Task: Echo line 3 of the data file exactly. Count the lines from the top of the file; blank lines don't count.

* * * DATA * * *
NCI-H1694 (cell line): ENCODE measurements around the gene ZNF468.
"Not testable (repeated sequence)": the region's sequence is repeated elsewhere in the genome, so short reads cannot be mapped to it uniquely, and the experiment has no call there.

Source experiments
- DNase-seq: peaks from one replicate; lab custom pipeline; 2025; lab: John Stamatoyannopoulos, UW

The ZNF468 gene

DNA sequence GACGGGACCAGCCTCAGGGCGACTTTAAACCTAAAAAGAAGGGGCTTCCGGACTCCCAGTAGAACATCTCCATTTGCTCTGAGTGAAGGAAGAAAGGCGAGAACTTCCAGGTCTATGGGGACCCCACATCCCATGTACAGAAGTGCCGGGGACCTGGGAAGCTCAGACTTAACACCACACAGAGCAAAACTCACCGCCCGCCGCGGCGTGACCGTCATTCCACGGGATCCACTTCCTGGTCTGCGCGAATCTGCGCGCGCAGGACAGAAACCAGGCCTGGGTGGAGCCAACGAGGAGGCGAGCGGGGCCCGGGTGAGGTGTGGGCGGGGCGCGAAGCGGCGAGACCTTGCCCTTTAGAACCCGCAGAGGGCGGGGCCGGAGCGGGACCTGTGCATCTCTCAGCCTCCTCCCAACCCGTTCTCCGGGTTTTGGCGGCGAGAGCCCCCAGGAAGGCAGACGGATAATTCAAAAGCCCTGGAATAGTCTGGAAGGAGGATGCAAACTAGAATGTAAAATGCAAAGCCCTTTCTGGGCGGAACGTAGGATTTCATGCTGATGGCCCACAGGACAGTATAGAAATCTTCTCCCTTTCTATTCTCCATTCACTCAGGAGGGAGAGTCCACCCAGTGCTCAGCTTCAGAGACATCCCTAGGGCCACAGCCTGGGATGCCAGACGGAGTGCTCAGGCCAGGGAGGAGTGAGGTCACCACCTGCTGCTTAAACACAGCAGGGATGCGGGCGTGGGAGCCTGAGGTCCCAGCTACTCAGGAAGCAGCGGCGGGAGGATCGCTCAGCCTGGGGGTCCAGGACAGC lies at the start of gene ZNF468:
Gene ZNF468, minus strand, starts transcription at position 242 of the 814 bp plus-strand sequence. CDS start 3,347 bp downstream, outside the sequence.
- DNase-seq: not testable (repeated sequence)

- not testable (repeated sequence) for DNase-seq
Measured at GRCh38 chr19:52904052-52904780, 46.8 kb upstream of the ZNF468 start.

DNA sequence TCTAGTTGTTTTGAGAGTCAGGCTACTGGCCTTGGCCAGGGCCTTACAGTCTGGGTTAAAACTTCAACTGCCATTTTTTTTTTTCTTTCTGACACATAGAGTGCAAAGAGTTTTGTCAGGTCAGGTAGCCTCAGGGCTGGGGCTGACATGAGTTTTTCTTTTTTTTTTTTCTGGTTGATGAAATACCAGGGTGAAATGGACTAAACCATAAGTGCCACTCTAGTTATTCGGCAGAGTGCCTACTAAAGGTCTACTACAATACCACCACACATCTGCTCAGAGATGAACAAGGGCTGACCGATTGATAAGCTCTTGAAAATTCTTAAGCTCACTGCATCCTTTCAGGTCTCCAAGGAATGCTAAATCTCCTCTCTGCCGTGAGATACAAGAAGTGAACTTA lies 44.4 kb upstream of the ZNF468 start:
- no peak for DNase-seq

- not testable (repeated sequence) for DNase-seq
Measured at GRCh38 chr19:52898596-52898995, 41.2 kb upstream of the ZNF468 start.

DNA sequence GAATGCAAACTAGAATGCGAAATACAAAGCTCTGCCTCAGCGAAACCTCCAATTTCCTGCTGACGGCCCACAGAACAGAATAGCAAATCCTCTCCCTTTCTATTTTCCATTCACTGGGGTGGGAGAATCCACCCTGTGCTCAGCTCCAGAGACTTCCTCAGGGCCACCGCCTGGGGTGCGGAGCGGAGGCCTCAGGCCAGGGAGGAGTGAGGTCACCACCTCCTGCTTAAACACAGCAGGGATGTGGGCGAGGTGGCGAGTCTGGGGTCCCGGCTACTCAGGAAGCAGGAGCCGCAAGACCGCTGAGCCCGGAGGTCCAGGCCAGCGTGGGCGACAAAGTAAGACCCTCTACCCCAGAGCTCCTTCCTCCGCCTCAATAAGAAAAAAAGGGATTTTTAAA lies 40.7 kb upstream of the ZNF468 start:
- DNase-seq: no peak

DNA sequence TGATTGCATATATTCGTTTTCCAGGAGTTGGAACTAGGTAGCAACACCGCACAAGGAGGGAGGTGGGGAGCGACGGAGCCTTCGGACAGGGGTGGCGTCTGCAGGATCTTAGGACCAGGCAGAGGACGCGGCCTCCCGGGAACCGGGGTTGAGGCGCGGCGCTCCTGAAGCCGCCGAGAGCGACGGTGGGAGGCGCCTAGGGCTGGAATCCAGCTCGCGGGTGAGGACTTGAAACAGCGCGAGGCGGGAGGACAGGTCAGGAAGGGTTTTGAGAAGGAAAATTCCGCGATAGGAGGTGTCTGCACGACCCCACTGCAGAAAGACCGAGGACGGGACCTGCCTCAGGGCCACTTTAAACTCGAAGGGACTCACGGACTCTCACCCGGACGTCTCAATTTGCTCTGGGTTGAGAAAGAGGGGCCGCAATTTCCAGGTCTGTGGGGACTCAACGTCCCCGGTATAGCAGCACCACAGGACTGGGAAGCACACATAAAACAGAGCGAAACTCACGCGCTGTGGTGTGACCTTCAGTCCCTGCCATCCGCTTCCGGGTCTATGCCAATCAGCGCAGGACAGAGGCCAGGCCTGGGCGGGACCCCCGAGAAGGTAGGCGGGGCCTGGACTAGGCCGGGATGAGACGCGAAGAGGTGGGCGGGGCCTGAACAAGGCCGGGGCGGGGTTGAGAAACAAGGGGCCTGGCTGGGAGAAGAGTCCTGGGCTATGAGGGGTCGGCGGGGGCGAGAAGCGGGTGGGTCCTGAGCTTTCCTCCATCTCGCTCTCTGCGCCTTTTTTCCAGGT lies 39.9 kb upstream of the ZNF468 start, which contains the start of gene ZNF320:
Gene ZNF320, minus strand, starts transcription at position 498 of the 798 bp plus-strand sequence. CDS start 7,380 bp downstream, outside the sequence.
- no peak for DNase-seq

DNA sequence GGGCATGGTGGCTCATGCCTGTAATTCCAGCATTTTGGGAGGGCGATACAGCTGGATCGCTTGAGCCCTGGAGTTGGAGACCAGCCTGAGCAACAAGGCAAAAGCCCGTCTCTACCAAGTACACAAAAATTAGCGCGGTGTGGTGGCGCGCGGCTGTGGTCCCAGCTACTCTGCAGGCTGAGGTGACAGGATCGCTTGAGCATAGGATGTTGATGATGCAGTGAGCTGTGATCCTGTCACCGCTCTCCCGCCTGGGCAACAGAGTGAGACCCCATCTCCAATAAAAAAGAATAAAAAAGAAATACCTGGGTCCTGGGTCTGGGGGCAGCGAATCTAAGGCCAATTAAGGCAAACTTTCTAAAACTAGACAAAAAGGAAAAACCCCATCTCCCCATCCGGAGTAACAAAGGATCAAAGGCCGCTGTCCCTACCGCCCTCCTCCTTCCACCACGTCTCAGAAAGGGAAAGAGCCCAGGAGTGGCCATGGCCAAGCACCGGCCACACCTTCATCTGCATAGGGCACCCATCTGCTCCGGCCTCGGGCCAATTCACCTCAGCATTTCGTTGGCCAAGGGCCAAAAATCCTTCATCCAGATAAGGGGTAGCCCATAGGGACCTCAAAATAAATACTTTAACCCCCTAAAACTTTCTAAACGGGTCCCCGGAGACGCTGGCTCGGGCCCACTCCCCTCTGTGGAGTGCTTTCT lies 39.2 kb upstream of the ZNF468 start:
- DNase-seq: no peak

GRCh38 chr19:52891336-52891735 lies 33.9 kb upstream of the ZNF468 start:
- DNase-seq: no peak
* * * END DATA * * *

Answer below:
Source experiments